Because Contingency Related to Work for Beneficiaries Apart from Estate Benefits, No Compliance Necessary With Probate Code Court Approval Requirements.
Okay, readers, here is an interesting cross-over case involving probate, retainer agreements, and contingency awards. The case is Sare v. Shad, Case No. C069573 (3d Dist. July 31, 2013) (unpublished).
In this one, an attorney agreed to represent two beneficiary sisters in matters relating to the conservatorship and eventual probate of an estate belonging to their half brother. In essence, sisters and attorney agreed that attorney was entitled to a third of any amount recovered from half brother’s estate. Unfortunately, he died, but delegated the work to another attorney which eventually garnered almost $823,000 for the benefit of sisters, a benefit payable from half brother’s estate.
The trial court found decedent attorney was entitled to his third contingency “cut” despite the fact he died.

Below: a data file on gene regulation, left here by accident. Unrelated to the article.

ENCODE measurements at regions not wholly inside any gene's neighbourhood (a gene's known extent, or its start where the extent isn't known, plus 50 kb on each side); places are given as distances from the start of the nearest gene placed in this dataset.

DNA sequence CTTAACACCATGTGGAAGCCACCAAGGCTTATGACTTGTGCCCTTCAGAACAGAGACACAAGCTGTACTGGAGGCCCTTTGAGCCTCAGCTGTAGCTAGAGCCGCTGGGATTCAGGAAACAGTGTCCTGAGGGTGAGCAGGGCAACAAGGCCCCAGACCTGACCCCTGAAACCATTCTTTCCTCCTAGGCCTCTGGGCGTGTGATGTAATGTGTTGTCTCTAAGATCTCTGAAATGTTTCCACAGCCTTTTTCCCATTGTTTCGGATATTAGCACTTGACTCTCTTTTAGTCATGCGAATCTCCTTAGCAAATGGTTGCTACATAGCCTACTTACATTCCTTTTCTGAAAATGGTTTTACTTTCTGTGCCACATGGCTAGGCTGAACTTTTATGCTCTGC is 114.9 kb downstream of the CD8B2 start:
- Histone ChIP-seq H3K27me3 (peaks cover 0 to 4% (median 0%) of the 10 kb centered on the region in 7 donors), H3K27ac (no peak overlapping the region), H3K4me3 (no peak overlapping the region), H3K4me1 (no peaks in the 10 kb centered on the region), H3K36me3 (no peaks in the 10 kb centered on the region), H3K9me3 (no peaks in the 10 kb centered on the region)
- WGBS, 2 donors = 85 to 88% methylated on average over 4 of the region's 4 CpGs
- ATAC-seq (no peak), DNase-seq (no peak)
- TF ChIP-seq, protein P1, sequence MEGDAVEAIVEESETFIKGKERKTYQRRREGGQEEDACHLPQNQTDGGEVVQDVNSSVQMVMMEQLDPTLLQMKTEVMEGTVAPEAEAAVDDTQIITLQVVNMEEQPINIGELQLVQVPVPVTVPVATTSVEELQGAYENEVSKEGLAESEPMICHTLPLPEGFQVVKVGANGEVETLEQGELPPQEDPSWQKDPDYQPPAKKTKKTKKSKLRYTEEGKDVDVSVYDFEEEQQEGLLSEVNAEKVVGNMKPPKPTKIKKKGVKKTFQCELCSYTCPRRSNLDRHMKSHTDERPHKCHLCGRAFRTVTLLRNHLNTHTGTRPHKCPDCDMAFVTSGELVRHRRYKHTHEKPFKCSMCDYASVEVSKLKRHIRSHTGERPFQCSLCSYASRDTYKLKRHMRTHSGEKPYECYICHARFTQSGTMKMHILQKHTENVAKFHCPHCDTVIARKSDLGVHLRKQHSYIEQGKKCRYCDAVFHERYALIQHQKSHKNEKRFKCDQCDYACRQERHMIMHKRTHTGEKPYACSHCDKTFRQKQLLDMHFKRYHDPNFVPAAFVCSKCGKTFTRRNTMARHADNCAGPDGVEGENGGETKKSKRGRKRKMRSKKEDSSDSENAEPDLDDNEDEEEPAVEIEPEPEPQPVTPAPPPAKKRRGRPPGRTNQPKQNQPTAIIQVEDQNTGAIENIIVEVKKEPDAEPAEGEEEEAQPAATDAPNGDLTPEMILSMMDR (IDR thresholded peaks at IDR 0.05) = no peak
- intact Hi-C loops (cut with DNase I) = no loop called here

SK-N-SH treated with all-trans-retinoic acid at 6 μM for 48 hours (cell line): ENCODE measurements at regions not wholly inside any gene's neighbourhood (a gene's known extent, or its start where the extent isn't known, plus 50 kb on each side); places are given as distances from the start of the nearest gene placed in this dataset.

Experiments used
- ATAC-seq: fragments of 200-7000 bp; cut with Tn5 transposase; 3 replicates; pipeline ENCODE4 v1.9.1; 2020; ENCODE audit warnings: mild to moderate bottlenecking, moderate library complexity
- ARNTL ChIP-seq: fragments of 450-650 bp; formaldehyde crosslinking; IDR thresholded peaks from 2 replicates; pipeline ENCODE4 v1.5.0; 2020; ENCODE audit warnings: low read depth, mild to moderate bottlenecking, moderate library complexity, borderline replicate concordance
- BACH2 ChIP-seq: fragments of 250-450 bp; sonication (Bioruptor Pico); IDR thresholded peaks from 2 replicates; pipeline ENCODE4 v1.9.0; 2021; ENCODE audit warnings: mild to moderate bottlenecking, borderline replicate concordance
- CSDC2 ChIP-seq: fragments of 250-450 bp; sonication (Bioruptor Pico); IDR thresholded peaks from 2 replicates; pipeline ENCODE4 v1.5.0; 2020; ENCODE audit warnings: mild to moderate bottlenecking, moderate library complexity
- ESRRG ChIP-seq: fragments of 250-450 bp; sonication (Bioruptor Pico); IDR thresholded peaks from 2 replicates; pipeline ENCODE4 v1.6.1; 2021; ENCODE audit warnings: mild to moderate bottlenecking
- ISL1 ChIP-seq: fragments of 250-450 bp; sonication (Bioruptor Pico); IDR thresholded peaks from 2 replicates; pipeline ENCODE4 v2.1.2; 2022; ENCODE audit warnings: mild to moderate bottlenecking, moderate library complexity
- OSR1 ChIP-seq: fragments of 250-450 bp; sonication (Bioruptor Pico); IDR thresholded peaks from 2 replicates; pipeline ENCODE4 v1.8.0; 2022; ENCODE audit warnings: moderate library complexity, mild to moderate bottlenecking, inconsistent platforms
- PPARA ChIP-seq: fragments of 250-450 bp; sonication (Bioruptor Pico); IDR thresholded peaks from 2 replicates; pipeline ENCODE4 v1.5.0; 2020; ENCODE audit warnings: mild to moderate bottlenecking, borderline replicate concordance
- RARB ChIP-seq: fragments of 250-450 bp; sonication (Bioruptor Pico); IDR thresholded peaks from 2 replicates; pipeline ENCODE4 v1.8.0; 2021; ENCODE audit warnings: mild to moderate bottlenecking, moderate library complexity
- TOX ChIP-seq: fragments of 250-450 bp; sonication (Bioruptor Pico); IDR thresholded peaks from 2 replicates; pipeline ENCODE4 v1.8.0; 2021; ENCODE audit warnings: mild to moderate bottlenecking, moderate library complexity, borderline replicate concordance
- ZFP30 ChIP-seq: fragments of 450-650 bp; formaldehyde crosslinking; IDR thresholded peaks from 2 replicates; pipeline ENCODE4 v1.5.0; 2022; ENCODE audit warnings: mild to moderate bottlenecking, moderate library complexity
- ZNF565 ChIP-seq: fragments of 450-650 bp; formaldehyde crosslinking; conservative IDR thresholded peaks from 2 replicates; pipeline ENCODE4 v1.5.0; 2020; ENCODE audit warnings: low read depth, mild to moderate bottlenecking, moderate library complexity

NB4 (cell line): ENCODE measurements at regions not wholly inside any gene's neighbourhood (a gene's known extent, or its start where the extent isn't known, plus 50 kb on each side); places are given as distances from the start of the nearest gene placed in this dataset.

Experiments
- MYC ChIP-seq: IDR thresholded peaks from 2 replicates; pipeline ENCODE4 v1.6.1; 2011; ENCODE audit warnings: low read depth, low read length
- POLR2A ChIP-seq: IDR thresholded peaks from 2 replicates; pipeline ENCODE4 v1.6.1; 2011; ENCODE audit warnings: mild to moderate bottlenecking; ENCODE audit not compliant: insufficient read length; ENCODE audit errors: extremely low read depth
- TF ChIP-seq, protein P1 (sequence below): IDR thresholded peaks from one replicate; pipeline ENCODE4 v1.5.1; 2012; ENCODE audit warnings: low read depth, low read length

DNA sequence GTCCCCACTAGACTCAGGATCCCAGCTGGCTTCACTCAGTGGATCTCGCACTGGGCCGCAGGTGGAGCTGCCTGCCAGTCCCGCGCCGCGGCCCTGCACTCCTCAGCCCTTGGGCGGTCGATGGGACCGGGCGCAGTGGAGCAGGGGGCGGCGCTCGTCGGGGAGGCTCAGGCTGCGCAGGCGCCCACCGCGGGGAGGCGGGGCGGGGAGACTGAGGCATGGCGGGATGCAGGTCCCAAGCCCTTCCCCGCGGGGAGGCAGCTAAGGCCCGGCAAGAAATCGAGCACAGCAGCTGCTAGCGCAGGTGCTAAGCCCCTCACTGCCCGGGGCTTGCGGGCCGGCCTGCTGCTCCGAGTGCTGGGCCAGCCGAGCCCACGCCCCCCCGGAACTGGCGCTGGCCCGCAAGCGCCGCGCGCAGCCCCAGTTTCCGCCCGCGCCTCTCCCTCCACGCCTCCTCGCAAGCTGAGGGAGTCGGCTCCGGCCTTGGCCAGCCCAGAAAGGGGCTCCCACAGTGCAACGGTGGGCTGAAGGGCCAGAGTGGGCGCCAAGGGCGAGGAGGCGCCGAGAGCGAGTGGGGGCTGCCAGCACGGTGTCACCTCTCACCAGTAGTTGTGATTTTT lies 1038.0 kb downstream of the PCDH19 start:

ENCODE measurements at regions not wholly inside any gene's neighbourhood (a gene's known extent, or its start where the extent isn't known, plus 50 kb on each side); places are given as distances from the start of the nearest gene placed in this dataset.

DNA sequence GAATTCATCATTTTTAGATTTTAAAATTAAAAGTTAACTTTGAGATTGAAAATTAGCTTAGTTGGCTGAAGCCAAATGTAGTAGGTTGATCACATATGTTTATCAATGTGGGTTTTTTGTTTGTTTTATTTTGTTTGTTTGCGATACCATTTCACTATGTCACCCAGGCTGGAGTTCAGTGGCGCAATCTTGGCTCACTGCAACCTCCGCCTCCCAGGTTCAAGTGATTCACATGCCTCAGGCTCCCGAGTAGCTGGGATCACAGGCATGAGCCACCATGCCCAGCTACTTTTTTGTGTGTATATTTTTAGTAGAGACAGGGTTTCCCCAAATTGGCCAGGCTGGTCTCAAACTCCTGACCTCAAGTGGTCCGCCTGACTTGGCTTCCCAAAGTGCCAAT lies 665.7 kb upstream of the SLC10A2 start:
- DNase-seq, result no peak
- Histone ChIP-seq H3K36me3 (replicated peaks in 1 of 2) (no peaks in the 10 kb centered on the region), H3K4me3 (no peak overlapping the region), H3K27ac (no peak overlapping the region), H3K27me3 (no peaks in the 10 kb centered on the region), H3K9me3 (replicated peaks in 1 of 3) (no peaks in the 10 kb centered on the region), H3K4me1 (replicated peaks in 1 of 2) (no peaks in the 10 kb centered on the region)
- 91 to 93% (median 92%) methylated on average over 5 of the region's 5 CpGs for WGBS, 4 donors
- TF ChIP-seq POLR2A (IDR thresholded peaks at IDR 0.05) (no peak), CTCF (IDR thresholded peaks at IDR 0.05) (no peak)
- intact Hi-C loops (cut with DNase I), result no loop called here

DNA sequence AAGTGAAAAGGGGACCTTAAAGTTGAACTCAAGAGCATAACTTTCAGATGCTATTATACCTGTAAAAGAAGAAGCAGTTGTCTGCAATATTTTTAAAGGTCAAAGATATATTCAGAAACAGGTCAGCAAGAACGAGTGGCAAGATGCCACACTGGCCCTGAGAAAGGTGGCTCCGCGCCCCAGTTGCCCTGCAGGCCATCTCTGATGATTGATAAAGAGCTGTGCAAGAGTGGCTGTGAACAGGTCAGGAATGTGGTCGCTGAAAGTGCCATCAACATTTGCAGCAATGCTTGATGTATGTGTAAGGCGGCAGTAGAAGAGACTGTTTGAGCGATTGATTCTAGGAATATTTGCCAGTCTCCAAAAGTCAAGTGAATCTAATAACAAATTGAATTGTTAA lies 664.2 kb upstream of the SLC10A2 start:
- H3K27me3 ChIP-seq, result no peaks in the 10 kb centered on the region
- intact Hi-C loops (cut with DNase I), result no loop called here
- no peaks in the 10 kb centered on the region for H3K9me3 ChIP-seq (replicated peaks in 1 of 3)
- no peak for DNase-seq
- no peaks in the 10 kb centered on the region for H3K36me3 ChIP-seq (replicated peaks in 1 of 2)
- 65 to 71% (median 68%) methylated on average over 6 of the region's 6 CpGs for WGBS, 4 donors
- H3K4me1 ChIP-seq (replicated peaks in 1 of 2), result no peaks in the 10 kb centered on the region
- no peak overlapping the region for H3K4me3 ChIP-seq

The appellate court agreed. The “saving grace”--and an important drafting retainer point for contingency attorneys in any context (but especially where conservatorship/probate issues are present)-- is to include a retainer clause that allowed the (prior) deceased attorney to delegate work to other attorneys. That clause was present in this controversy, justifying the fee award in the eyes of both the trial and appellate courts.
Sisters also argued that the contingency fee was not recoverable because the contingency agreement had not been pre-approved by the probate court under Probate Code sections 2644 and 10811(c). This was not found persuasive because these provisions only applied to a fee agreement made for the advantage of half brother’s estate; here, the agreement was for the benefit of sisters so that they might become or remain as estate beneficiaries. No compliance was necessary with these Probate Code provisions.